In each of these scenarios you want to view the process as a sharply narrowing funnel, where subsequent stages are reached only if the lower-cost, earlier stages check out. Today I’m going to look at hiring employees, and later I’ll share some thoughts about picking the right boss and customers (yes, sometimes you get to choose).
Hiring employees is easy if you go about it right, but it can go horribly wrong and consume a lot of time if you put the cart before the horse. Here are the steps I recommend:
- Say in your job posting what you’re actually looking for.
- For instance, if you really won’t consider someone without a certain degree, don’t pretend to be more open-minded than you are. Say so. Just be careful that you don’t overspecify (this applies especially to corporate HR departments using bots to screen 25,000 resumes to zero).
- The goal here is to have a large number of people self-select out of the process, before you even know about it.
- Caveat: If you have more than 15 employees, it is illegal to inquire about the following:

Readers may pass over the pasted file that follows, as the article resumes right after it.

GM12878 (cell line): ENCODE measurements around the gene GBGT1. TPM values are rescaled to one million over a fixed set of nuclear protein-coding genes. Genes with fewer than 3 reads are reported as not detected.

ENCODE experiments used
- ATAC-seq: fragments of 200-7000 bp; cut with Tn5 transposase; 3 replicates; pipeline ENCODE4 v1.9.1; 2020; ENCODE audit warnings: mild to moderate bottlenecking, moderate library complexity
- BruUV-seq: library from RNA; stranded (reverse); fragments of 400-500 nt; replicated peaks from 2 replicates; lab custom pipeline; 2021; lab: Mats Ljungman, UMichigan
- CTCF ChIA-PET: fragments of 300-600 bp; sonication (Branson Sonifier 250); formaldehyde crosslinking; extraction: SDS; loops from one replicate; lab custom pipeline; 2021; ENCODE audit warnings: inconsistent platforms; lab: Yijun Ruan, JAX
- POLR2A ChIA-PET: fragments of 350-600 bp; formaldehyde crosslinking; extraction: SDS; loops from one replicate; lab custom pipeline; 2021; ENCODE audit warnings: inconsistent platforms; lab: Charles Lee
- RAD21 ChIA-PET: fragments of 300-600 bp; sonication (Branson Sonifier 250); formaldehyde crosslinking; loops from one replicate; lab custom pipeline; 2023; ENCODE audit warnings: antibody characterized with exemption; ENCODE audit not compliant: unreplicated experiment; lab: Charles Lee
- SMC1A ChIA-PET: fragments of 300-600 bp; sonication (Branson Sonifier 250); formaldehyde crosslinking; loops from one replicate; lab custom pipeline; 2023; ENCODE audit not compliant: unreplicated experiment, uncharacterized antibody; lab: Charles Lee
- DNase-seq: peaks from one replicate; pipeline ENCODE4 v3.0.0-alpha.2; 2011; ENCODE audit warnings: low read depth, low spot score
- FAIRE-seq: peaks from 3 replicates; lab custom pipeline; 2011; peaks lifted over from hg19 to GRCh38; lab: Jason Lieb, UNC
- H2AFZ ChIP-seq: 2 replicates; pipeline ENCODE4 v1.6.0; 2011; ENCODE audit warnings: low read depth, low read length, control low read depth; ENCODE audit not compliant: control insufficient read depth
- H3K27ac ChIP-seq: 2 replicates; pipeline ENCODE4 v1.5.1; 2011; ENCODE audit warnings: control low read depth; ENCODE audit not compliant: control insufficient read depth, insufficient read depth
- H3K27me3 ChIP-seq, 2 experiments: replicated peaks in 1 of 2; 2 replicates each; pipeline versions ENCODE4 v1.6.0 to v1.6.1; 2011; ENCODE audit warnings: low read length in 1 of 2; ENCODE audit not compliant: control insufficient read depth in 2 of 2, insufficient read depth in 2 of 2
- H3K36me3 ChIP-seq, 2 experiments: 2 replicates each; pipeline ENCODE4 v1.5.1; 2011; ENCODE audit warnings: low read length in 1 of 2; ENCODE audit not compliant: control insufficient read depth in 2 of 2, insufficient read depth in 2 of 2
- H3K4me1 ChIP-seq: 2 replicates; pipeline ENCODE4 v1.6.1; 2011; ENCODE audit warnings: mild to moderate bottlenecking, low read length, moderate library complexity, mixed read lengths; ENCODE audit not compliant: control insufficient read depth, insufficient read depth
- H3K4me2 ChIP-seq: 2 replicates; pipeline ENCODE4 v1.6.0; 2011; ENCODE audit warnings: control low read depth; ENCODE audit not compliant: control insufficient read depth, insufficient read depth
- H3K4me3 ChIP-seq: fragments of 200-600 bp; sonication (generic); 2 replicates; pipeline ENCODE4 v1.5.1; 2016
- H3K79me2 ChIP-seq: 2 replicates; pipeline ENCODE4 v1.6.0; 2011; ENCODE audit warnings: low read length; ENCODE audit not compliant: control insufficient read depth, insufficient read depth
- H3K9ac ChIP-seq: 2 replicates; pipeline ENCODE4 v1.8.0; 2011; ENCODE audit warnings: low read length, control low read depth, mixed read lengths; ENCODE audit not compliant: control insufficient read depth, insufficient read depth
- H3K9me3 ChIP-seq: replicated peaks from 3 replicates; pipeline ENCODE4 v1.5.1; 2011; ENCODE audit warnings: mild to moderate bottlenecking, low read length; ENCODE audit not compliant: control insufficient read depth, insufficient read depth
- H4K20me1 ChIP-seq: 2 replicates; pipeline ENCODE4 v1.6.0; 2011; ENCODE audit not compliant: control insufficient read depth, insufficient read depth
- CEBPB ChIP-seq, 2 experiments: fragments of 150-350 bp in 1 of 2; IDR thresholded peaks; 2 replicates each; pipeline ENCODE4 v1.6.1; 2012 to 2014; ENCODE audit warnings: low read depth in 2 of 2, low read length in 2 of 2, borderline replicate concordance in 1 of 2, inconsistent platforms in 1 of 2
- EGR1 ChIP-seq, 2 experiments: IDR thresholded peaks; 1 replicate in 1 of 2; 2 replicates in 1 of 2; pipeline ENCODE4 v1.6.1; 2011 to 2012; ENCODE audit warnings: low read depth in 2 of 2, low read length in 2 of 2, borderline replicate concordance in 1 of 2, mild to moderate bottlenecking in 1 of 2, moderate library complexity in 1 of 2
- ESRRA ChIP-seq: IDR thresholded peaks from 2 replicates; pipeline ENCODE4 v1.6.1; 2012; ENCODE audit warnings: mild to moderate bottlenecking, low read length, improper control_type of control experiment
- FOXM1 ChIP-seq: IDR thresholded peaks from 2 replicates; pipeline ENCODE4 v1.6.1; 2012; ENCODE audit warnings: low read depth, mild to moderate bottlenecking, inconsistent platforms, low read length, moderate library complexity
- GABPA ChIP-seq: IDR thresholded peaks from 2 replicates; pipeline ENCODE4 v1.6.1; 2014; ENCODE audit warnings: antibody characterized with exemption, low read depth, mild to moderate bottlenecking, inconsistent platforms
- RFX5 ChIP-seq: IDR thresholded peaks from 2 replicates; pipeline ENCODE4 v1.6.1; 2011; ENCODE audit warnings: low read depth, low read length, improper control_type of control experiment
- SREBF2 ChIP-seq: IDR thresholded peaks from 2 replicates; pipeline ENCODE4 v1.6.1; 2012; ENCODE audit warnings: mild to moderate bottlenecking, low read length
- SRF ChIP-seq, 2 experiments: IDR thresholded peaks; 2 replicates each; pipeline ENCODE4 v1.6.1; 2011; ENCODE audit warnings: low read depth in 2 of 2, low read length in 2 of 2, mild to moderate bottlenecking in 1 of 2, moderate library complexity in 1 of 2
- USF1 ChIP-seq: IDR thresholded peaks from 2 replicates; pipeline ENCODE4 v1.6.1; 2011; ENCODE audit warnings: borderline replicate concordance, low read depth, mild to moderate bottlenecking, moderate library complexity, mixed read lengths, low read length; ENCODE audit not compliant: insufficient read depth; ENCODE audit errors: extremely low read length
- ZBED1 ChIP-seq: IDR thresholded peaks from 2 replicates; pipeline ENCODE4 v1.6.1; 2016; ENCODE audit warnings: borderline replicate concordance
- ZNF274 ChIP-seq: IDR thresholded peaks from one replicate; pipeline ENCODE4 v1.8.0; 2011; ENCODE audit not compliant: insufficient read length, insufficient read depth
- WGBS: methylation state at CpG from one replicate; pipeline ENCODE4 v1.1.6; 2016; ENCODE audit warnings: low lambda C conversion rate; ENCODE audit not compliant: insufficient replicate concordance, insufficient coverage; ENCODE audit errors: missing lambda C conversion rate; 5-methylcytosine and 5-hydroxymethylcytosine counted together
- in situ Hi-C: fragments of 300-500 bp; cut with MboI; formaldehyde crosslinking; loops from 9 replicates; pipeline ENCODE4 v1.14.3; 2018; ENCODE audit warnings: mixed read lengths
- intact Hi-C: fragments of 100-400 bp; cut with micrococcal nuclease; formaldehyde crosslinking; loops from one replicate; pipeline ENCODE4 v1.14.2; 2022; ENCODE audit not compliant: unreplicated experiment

- Race, gender, religion, family status, disabilities, and
- Ethnic background, and
- Country of origin (ask if they’re authorized to work in the US instead), per http://www.dol.gov/oasam/regs/statutes/2000e-16.htm
- Sexual orientation, per http://en.wikipedia.org/wiki/Employment_Non-Discrimination_Act
- Military service, per http://fhp.osd.mil/pdfs/userra.pdf
- Marital status, per http://www.unmarriedamerica.org/ms-statutes.htm
- Age, depending on whether they’re a contractor or not:
- If you treat everyone equally, you can ask about height, weight, club membership, or being a minor, per http://www.dol.gov/compliance/guide/childlbr.htm
- Caveat: If you have more than 50 employees and government contracts greater than $50,000, you also need an affirmative action plan.
- For most professional jobs, take both resumes and cover letters.
- Read them in small batches so you get into the mindset.
- Fill out a score sheet of your own design with each one.
- If they scored too low to be viable, make a note and put their materials aside.